Above: Boy puts Little Cheeses on his forearms and announces, “I am Hammer Hands.” The boy is proud of his invention and walks around announcing his identity.
Left: This boy holds noodle and wields it like a sword, using a Clover Gear as a shield to his hand. Often five or six boys will create these swords using noodles or cylinders to have mock fencing matches.
Right: This boy made a barbell with two Little Cheeses and a noodle. He likes the way the noodle bends when he lifts the barbell, as if it shows the heaviness of his pretend weights.
what it means
Children are creative and go beyond treating the blocks as physical elements for building and climbing. They also treat the blocks as props with symbolic status. They may place a gear on top of their head as if it were a crown or bend a noodle into a loop to wear like a huge belt with the Little Cheese as the buckle. Once a prop is endowed with a role in pretend play, the prop gives continuity to the play by bridging segments of the action. If the magic belt makes its wearer invisible, it helps others know who is invisible now. The prop provides some limits on what the pretend actions mean and thereby structures the script.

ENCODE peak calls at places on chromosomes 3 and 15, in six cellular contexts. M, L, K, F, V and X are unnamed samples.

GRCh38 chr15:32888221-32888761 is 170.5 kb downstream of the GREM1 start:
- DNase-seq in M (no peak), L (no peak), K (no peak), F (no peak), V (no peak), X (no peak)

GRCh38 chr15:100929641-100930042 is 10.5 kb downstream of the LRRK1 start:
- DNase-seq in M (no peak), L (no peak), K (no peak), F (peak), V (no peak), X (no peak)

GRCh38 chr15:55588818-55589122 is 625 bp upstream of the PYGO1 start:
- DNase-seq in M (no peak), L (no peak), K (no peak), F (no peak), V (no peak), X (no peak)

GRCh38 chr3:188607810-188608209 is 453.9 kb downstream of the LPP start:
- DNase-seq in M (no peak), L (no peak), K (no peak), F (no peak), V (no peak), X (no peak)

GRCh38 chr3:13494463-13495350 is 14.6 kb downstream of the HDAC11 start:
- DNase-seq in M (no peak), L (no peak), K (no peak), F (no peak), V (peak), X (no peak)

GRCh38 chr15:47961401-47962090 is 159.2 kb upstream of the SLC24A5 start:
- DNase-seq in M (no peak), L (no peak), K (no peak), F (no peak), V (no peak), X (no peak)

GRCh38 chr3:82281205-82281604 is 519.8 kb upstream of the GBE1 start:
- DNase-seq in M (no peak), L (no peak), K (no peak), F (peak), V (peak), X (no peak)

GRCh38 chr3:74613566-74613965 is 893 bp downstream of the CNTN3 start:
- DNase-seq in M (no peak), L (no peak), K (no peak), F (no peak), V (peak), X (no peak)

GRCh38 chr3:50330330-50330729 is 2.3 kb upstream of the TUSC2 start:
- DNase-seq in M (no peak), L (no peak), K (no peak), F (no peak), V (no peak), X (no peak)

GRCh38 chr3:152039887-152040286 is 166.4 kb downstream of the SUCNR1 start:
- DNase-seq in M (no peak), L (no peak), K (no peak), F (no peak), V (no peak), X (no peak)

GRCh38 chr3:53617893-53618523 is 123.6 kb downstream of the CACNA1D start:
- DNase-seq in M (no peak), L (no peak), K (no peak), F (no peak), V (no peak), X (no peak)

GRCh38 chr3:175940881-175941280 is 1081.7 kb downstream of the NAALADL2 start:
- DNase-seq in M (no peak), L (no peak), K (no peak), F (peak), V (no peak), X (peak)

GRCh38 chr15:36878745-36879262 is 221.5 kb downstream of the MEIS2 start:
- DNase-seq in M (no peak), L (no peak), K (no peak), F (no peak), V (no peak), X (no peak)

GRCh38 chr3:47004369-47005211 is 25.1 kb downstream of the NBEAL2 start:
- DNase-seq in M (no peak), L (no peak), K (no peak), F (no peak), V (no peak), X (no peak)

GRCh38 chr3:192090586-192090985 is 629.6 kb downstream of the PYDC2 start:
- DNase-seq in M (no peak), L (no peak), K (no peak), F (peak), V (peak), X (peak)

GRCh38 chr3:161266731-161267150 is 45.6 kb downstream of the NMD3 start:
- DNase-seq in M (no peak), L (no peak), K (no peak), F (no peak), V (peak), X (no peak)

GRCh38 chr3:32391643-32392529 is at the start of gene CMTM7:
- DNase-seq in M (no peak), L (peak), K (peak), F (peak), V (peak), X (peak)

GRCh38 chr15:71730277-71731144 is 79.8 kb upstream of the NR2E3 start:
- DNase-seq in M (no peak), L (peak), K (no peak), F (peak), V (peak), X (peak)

2-4 year olds
Consider the difference between a prop you wear or hoist versus an object you carry. A young child may carry a Plug around because it satisfies a sense of “having” the object, but she may not relate the object to their body in any special way. Even so, this desire to “have” a particular object is the first step toward pretend play as the children make up action routines with that object.
4-7 year olds
Older children will make simple props with defining details (magic wand with handle).
7-10 year olds
Still older children more complicated props (barbell with bench and rack). The physical complexity of the prop parallels the creation of more complex themes, such as scripts with action segments that use multiple props and players.